New Rural: Designer Ingrid Weir’s book about country life

New Rural: Designer Ingrid Weir’s book about country life


New Rural: Where to Find it and How to Create It is full of evocative and inspiring photography that highlights the beauty and magic of rural Australia. Author Ingrid Weir is a fascinating person herself. Aside from being the daughter of acclaimed film director Peter Weir, her unique experience and expertise from working in film and television, interior design and her own personal renovation journey, is one of a kind and is reflected throughout the book.

Ingrid Weir

This book is not just one thing, it encapsulates everything from travel and lifestyle to delving into a bit of philosophy, design and inspiration. A great choice for your coffee table to dip in and out of!

The following is an extract from New Rural, where she talks about her journey into interior design.

Starting an interior design business

Working on my house in Hill End was pivotal to establishing my own interior design business. I started a blog to document the renovation and an Instagram page with many photos of the Australian countryside. Initially I did pop-up cafes, including one at the Sydney Opera House, which were similar in spirit to creating a stage set, weaving in storytelling techniques. Interestingly, corporate clients such as Macquarie Bank liked my more rustic style. Pretty much all the clients I have worked with at the big end of town are the same – they don’t want stuffy, they like loose and fun.

The Postmaster cafe I designed for Macquarie Bank: the walls were aged using film painting techniques; the light from the windows is fake, achieved using film lighting techniques behind a false window.

Things I learnt from design in film and television

Storytelling. Look at a prop or piece of furniture, not just in a visual sense but as what it represents in terms of the story. How does it add to the understanding of character or place? It’s not the image itself, it’s the power behind the image.

History. Working on a period film, you have to be able to imagine a past world and its sensory surrounds. Take clues from history books and use them to build a room.

How to fake it. Create a patina of age to add depth and interest. Soak cheap modern fabric in tea to soften a harsh colour, age clothes with greasy fingers followed by a dusting of talcum powder, rub ash into maps and set glasses of red wine on them to leave rings.

How to be fast. On jobs with tight budgets, you have to work fast. Select a few key elements with a strong design presence and prioritise them. Use them to create the atmosphere and then fill in the surrounds with what is at hand.

Other perspectives. Filmmaking is collaborative, and your work is just one piece of the puzzle.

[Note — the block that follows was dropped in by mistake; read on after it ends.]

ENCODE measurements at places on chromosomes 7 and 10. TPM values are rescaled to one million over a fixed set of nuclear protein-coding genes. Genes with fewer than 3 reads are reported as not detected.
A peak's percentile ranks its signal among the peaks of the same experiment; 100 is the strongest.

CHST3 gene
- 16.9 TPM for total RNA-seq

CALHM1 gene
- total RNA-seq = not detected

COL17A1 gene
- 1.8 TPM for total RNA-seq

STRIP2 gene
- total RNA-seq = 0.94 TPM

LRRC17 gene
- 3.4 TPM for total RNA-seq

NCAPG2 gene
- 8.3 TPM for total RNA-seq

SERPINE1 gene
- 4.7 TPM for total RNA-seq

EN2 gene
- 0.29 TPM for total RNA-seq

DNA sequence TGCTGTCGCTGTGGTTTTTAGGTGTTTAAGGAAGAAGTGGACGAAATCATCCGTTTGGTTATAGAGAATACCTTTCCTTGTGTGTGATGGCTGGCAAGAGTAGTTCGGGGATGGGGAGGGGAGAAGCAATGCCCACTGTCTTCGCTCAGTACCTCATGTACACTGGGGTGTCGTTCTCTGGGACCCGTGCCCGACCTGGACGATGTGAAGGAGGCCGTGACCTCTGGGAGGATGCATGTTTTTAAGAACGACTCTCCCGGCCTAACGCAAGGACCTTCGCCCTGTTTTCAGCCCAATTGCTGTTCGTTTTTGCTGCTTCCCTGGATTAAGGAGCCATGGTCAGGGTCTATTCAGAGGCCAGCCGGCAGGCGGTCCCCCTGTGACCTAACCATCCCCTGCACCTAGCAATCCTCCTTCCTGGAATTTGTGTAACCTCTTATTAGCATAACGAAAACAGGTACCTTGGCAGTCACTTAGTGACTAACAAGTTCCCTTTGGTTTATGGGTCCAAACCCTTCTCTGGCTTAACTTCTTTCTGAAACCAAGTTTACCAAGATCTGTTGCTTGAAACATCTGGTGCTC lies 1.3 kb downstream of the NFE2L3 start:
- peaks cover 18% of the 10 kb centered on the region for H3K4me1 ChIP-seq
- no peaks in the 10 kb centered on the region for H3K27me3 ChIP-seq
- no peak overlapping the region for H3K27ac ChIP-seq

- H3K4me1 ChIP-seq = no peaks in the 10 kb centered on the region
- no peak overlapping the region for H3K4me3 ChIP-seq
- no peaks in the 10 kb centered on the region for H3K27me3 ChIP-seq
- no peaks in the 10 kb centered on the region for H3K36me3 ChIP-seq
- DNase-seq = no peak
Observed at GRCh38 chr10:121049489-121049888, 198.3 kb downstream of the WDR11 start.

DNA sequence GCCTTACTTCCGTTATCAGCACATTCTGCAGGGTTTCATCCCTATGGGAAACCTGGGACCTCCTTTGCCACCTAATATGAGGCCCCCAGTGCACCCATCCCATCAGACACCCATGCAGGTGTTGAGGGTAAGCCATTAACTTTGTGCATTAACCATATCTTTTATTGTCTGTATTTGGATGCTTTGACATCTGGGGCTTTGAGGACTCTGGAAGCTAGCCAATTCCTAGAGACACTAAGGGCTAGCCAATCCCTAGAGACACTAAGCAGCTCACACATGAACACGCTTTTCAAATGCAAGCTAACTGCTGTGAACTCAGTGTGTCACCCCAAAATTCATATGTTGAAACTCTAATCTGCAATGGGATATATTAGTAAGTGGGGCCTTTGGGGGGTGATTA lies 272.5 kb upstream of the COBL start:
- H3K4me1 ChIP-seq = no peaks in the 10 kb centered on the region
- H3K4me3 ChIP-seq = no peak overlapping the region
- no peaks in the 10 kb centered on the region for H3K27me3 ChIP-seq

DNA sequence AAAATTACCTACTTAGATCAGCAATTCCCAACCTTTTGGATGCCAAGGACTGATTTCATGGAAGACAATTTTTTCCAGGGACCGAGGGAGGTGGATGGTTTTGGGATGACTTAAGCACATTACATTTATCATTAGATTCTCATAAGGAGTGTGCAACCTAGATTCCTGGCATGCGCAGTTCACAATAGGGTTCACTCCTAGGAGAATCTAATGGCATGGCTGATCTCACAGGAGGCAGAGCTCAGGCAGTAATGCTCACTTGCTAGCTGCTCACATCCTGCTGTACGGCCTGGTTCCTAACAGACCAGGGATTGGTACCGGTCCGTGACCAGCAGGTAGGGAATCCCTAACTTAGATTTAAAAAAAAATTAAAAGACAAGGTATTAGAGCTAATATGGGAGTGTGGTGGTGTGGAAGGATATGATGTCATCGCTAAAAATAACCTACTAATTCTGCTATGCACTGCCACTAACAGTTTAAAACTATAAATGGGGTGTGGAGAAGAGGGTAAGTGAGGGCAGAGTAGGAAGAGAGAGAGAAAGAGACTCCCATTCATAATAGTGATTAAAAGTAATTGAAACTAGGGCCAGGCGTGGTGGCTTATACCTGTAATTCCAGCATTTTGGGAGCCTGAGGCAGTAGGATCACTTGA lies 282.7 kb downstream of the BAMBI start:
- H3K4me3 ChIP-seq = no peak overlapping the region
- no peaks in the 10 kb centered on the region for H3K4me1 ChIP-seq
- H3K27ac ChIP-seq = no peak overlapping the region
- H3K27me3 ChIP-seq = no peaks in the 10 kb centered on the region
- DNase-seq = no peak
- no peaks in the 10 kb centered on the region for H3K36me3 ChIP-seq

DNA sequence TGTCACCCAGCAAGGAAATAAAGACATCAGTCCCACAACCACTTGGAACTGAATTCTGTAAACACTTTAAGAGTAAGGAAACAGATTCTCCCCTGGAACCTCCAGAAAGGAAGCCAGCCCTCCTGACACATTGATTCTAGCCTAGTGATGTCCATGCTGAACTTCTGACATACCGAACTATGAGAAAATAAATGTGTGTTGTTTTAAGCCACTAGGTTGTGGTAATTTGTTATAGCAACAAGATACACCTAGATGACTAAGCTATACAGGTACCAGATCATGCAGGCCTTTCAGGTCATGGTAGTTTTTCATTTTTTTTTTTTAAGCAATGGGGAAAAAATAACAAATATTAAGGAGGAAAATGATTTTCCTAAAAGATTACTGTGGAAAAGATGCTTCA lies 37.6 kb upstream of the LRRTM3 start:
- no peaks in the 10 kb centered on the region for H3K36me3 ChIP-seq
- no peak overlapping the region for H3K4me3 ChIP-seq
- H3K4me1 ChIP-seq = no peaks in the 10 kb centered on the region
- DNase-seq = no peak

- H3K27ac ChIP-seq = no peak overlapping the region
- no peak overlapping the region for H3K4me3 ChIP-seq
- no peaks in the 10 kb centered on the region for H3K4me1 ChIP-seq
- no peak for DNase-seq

Imperfection. Throw something unexpected or humorous into a set so it isn’t too perfect. It makes it feel more like real life

Things I learnt crossing over to the world of interiors

Choose quality. When choosing furniture, longevity and quality are just as important as the visual aspect.

Comfortable seating is vital. It’s what makes people linger in a room. It’s a good place to commence the design, using a great sofa, the best you can afford, as an anchor piece. I always like sitting in a chair for a while before purchasing.

Leave ample space. Leave around 90 cm (3 feet) for passageways between furniture. Bumping into things and squeezing by chairs makes the space feel cramped.

Invest in a quality rug. It can bring the room together.

Curved pieces bring a graceful flow to the design. These can be rounded ottomans, oval tables or curved chair arms

Think as a lighting designer. Provide as many different light sources as possible. Lamps create cosiness. Chandeliers bring drama and throw beams of light around a room. Task lighting is essential. Fairy lights and candles create intimacy and magic.

How the two practices have merged

I often think of interior spaces like stage sets, waiting for people to make their entrance and become part of the story. And really, spaces are all about the people who inhabit them. To quote Charles Eames: ‘The role of the designer is that of a very good, thoughtful host anticipating the needs of his guests’.

The interior for a ski lodge in Falls Creek – I sourced the timber furniture from Mark Tuckey; the timber cladding from Ironwood; the light from Ke Zu; and traditional Turkish fabric for the bench seat.

Different rooms in a house are like different scenes in a movie; they have their own intrinsic qualities but are part of a whole and should flow together. More often than not, you only remember a couple of scenes from a great movie. A memorable place is usually only a few frames: a window seat looking out to the sea, a dark and exciting bar framed by massive carved wooden columns, a courtyard with pink walls, patterned tiles and a soft-sounding fountain.

It’s fascinating to see how people’s behaviour changes in different environments. The best spaces are the ones designed with a generosity of spirit. They are often interiors that combine with nature in some form and provoke a sensory experience. When interiors have been designed with love, people sense it. They slow down a bit, drink it in.

New Rural is out now, published by Hardie Grant Books, RRP AU $60 NZ $65.

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